Carol
Mar 23, 2013 rated it really liked it  ·  review of another edition
When rats.....large grotesque rats begin dying everywhere across the coastal town of Oran in Northern Africa, an uneasy, but unheeded feeling among the townspeople gradually becomes reality with questions turning to fear and subsequent fever causing widespread panic.

As quarantines and sudden isolation from the outside world become a fact of life, our mild-mannered and selfless protagonist, Dr. Bernard Rieux maintains his cool despite exhaustion and the pestilence surrounding his long days.

THE PL

...more
Rowena
"Treeless, glamourless, soulless, the town of Oran ends by seeming restful and, after a while, you go complacently to sleep there."

The Plague is set in Oran, a city in Algeria that experiences a breakout of the Bubonic plague, and is soon placed under quarantine. We witness the changes among this community as they are cut off from the outside world; they experience all manners of emotions from hysteria, despondency, avarice, uncertainty,self-reflection and fear.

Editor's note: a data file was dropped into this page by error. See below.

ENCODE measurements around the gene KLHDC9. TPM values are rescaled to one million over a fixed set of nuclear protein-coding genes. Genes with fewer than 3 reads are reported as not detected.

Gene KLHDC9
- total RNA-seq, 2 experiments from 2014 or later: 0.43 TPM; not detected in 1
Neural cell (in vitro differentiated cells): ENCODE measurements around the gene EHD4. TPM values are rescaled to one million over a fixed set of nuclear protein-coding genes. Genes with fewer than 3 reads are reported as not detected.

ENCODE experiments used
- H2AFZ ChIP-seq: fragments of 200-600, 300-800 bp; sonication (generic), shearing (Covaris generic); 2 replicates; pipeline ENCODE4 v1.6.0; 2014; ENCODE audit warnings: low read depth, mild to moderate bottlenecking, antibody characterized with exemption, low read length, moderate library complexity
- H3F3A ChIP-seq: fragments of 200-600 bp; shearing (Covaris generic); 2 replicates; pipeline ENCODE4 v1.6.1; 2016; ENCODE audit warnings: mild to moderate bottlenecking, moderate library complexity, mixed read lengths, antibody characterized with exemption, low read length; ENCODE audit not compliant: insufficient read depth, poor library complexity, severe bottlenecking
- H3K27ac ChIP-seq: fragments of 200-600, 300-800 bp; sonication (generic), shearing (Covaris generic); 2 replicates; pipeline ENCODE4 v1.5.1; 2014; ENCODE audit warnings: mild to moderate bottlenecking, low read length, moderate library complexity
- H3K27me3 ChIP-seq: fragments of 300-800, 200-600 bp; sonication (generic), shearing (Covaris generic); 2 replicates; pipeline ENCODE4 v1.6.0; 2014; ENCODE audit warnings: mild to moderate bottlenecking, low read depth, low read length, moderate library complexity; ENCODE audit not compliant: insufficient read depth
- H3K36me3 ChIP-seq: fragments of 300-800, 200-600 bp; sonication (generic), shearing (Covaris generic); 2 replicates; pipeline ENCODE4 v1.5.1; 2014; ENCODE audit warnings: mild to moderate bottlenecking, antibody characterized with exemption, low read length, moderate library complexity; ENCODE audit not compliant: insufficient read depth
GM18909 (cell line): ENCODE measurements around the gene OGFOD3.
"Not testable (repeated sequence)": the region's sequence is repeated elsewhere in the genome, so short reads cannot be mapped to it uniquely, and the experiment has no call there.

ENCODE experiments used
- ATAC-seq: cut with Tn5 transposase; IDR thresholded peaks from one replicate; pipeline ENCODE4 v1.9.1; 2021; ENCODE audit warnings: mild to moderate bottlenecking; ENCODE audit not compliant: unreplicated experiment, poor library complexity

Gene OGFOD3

The Plague is definitely a depre
...more
Lea
Apr 25, 2020 rated it it was amazing
A great piece of literature, very important for the current pandemic situation that the world is facing, but has relevance for all times in human history, as it was said - plague never really goes away.

I see the plague as a symbol od inevitability of human suffering - crisis, sickness, torture, death that can come up at any moment, at any time. That is existential vulnerability that we as humans have to live with, thought out all ages.
But in face of collective adversity, we have the ability to c
...more
Cheryl
Nov 23, 2016 rated it really liked it
Shelves: fiction, fav-authors
I read this book into the night, a stubborn reader determined to torture herself with the despondency that lurks throughout this novel. I tuned into the feeling that exudes a person's futile attempt to escape and I could feel the helplessness of the characters in each breath I inhaled, in the overwhelming elucidation of exile spread across each page. I was reminded a bit of Saramago's Death at Intervals, except that I preferred the flow of this one.
Thus, in a middle course between these heights
...more
Piyangie
Jul 13, 2018 rated it really liked it  ·  review of another edition
The Plague is yet another book that I liked, despite the inability to fully understand the underlying themes. I finally comprehend that it is not necessary to understand a story to like it. Strange but it is true. Now I'm sounding philosophical myself. It cannot be helped. Reading philosophical fiction back to back can have an impression on your thinking!